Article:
It beats rice and wheat in almost all respects.
Potato seems poised to emerge as a key food crop in the near future. First, potato yields more food per unit of land and per unit of time than either wheat or rice. And second, the potato-processing industry, which is expanding at a fast rate, is bound to accelerate the demand and, hence, the production of potatoes.
According to Shimla-based Central Potato Research Institute (CPRI), potato produces, on an average, around 47.6 kg of food (in terms of dry matter) per hectare per day. This is over two-and-a-half times wheat’s average productivity of 18.1 kg per hectare per day and almost three times rice’s 12.4 kg per hectare per day.
In terms of output of total protein per unit of land and time, too, potato has an edge over staple cereals though potato tuber in itself is a low-protein and low-energy food. The potato crop generates about 3 kg of edible protein per hectare per day, against merely 2.5 kg by wheat and just 1 kg by rice.
More importantly, the potato protein is superior to that present in wheat, maize, peas and bean in terms of biological value and compares well with that of milk. Besides, potato also contains several useful minerals which are either wholly absent or present partially in staple cereals.
In terms of total volume of output, the national average yield of potato is around 18 tonne a hectare, against 2.7 tonne a hectare of wheat and about 2.1 tonne a hectare of rice.
It was for these attributes of potato that its cultivation was promoted in a big way throughout Europe and Russia during World War-II to feed the population. In India, however, potato is not viewed as a replacement of wheat and rice, though its role as a versatile vegetable to go with staple cereals and as a snack food has been on the rise. That is chiefly why potato markets undergo glut conditions so often, forcing farmers either to plough down the crop into the soil instead of harvesting it, or refrain from reclaiming their potato stocks kept in cold stores because the market value of the produce falls below the cost of harvesting and storage. Severe potato gluts have been noticed in the country in 1975, 1979, 1982, 1985, 1987, 1988, 1997 and 2000. In the recent years, too, localised gluts have been observed in some intensive potato producing regions.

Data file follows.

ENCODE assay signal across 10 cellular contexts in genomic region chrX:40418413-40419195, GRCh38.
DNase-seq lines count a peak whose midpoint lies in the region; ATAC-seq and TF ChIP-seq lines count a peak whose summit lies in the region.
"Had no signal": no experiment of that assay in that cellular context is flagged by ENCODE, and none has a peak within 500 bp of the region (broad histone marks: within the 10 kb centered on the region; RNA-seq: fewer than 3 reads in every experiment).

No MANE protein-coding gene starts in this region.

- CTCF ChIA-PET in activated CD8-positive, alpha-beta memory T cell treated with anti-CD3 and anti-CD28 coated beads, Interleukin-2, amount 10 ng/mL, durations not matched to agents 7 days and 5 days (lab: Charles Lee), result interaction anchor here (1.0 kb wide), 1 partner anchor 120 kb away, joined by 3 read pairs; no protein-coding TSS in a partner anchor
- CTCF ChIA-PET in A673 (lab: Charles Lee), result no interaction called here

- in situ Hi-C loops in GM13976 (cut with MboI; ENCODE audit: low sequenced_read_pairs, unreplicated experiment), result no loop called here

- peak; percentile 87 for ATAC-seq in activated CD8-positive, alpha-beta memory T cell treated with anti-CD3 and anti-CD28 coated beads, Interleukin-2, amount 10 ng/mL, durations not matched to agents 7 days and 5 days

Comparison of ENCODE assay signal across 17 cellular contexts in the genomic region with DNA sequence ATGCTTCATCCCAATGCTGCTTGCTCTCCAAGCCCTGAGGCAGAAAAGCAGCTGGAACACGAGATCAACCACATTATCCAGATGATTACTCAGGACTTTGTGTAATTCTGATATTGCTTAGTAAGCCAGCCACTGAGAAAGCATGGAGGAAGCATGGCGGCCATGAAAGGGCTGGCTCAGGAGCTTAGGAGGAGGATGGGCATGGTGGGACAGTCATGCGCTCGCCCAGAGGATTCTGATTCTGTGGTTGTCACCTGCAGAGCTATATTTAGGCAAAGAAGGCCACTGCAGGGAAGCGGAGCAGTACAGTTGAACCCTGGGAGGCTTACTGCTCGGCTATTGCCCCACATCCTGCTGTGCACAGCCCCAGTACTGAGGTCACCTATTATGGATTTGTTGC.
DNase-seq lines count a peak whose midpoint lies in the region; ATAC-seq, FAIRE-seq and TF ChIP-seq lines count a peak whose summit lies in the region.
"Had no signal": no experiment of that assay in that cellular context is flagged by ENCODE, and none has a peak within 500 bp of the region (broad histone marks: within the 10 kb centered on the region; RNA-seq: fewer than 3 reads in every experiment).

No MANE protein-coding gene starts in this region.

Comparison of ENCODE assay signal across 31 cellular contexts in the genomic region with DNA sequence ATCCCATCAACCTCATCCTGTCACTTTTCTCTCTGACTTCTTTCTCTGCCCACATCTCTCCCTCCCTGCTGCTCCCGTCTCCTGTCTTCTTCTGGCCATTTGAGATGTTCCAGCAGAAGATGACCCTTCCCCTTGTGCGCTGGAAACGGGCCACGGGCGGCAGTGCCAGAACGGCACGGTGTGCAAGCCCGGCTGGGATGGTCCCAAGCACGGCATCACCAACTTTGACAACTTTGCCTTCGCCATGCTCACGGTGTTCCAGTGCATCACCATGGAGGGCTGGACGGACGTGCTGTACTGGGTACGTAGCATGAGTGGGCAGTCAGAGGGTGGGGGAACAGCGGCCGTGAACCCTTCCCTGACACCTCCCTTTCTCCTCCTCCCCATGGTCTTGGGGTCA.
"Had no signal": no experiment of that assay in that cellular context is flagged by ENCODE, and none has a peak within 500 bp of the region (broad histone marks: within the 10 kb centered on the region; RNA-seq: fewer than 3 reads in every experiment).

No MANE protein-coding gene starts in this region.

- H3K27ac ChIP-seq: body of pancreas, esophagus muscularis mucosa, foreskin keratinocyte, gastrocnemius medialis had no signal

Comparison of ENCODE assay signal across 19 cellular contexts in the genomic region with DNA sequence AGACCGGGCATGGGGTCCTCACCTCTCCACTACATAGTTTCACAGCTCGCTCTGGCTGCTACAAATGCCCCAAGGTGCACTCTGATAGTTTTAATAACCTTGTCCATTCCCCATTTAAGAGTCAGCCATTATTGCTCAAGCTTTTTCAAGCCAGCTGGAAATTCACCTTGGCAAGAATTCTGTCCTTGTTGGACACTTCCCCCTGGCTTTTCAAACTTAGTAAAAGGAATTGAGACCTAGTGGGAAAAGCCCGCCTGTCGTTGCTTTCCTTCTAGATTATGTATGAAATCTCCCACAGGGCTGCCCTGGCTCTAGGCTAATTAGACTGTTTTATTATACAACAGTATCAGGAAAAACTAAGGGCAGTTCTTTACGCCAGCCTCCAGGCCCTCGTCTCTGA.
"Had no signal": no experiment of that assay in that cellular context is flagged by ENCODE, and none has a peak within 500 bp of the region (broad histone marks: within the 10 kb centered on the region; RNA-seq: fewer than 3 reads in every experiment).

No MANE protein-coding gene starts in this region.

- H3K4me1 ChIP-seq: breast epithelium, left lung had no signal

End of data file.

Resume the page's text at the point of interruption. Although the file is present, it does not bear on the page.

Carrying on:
This problem, of course, will ease considerably with the growth of the potato processing industry. The proportion of potato output that goes for processing into various value-added products has risen from just around 1 per cent in the early 2000’s to almost 5 per cent now. This trend is anticipated to grow faster in the coming years thanks to the availability of potato varieties which are better endowed with quality traits required for processing.
According to CPRI director S K Pandey, the processing industry needs potato tubers with high dry matter content and low sugar content. The CPRI and other research institutes have, in recent years, bred several varieties which possess these traits.
The process-worthy varieties bred in India, such as Kufri Chipsona-1, Kufri Chipsona-2 and Kufri Chipsona-3, besides some others, are now exclusively being used for the production of products like potato chips and French fries. The quality of potato belonging to these varieties is superior to even the American varieties like Atlantic and Fritolay-1533 which the processing industry used to import in the past for producing potato products. However, the potato sector still has some serious problems at hand. A significant one is the tendency of these tubers to turn sweet during storage, especially during cold storage, due to the conversion of starch present in the tubers into sugar. This lowers their market value. This is a problem typical to India because of the necessity of storing potatoes into refrigerated warehouses for consumption during summer.
Indian potato breeders are now trying to get over this menace by using biotechnological tools. Similar efforts are on to combat diseases and pests of potato by imparting genetic resistance to plants to enable them to withstand their onslaught without any yield loss.